For many collectors, old Kenmore sewing machines represent an important part of America's sewing history. Since the 1930s, seamstresses have relied on these machines to complete their everyday sewing tasks. Today there are hundreds of vintage Kenmore sewing machines available for collectors and enthusiasts.
Where to Buy Old Kenmore Sewing Machines
You can find vintage Kenmore machines locally at flea markets, garage and estate sales, thrift stores, and second-hand shops. The oldest models, some dating back to the 1930s, also appear in antique shops.
If you're looking for a specific model, the Internet is also a great shopping resource. Be sure to inquire about shipping and the machine's condition before buying online. The following retailers sometimes offer old Kenmore models:
- EBay - The auction giant has a continually changing selection of vintage sewing machines, including Kenmore models. If you don't find what you want right away, keep checking back for newly listed items.
- Craigslist - In many areas classified site Craigslist has become the go-to resource for finding used items. Search in the antiques section and arts and crafts section for vintage Kenmore sewing machines.
- Etsy - The vintage section of this popular artist marketplace is a great place to score an old Kenmore machine. Since many of the customers are crafters and seamstresses, this site has lots of vintage sewing machines of all brands. The inventory is constantly changing.
Popular Models of Kenmore Sewing Machines
Although Sears, Roebuck, & Company sold treadle sewing machines as early as the 1890s, they did not begin selling Kenmore-branded machines until 1933. The Kenmore machines ran on electricity rather than using the foot treadle. According to the International Sewing Machine Collectors Society, most of these early Kenmore machines were actually manufactured by the White Sewing Machine Factory. In the 1950s, Sears began manufacturing the Kenmore machines overseas.
Over the years, a few Kenmore machines stood out for their popularity with consumers.
Original Kenmore - 1933
The first Sears machine to carry the Kenmore brand, simply called the "Kenmore," was a very utilitarian model manufactured by White. It could sew forwards and backwards and featured an integrated sewing lamp. It had a simple textured surface and no decoration.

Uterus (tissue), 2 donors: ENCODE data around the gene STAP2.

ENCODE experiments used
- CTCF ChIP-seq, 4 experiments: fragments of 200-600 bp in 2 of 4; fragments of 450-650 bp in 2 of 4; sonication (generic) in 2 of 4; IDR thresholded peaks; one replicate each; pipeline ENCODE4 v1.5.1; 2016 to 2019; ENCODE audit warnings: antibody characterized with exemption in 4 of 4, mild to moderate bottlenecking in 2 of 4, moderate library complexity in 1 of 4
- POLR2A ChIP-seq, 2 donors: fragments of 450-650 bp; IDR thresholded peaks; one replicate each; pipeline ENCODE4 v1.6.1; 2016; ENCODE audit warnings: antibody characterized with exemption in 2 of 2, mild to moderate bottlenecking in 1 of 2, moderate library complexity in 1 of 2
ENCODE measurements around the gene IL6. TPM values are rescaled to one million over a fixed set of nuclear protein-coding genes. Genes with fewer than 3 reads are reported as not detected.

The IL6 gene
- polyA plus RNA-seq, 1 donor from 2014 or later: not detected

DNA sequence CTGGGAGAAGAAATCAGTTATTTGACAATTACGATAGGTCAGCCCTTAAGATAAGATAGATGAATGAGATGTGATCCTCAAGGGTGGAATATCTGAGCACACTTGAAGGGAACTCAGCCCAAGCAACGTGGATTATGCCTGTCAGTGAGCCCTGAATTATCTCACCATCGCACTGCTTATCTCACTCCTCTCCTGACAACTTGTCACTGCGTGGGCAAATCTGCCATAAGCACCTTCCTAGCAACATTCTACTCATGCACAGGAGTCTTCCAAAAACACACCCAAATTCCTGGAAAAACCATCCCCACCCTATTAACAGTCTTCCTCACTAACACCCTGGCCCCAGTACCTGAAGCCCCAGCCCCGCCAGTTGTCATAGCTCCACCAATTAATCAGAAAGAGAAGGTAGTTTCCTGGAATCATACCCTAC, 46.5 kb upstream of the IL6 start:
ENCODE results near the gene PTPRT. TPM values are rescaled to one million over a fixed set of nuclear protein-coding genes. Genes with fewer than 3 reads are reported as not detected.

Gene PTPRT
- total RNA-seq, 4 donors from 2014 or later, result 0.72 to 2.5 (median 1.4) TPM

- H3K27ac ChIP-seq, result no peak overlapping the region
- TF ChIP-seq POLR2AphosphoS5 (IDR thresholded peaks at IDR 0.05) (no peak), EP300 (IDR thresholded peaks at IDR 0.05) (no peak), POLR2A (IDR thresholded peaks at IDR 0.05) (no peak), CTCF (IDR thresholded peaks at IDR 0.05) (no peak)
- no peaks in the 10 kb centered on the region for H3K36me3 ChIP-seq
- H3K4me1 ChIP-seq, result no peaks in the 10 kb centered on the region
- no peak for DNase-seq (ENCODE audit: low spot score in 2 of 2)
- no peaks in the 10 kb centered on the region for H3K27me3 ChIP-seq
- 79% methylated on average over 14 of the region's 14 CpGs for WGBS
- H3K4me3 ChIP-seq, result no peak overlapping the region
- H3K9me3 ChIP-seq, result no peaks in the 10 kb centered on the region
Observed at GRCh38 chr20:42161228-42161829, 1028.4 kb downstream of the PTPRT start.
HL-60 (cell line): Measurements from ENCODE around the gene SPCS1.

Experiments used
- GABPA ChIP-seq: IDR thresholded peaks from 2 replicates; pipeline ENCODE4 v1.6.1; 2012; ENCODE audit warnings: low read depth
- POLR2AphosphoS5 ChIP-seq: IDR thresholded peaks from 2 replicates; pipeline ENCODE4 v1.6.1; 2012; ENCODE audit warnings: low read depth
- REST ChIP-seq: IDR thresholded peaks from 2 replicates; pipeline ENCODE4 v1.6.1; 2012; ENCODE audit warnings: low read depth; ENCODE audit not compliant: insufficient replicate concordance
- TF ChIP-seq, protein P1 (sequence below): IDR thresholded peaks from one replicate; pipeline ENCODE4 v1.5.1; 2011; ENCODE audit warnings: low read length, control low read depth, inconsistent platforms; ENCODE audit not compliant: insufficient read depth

It can be difficult to find an original Kenmore for sale, since there were fewer of these machines made than subsequent models. Pricing depends on the machine's condition, but an example in working order could be worth between $200 and $500.
Kenmore Model 117 - 1940s
This model, which came with an integrated cabinet, had a similar utilitarian look to the original Kenmore. The basic black painted finish and lack of decoration underlined the idea that this model was for use, rather than decoration. It featured a buttonholer which made it easier for the average seamstress to create shirts and coats at home.
You can find the Model 117 Kenmore on eBay and in antique shops. Many of these older machines still function perfectly and can handle your basic sewing needs. According to eBay sales history, expect to pay between $150 and $300 for a Model 117 Kenmore sewing machine in good working condition.
Kenmore Model 84 - 1950s
At the time it was released in the 1950s, the Kenmore Model 84 featured some of the latest developments in sewing machine technology. Also manufactured by White, this machine could perform a zig-zag stitch. This new stitch allowed seamstresses to sew seams that could stretch.
This model appears at thrift stores and auction sites somewhat frequently. You can find a Kenmore Model 84 in good shape for between $100 and $300.
Kenmore Model 71 - 1950s
According to the International Sewing Machine Collectors Society, one of the most popular Kenmore machines ever made was the Model 71. The fact that it was lightweight was likely responsible for some of its popularity. Constructed of aluminum and featuring a fully portable design, the Model 71 weighed in at just over 17 pounds. In an era when sewing machines could weigh 30 pounds or more, this made it a practical option for seamstresses who did not have a dedicated sewing place.
You can find Kenmore Model 71 sewing machines at second-hand shops for about $50 to $200, depending on the condition.
Sewing Workhorses for American Families
For a select group of collectors, Kenmore sewing machines will always hold a certain charm. Most of these machines were simple. They didn't feature elaborate moldings or floral decals like many of their contemporaries. Instead, they simply acted as the sewing workhorses for busy American families. Owning one of these machines is owning a part of America's sewing history.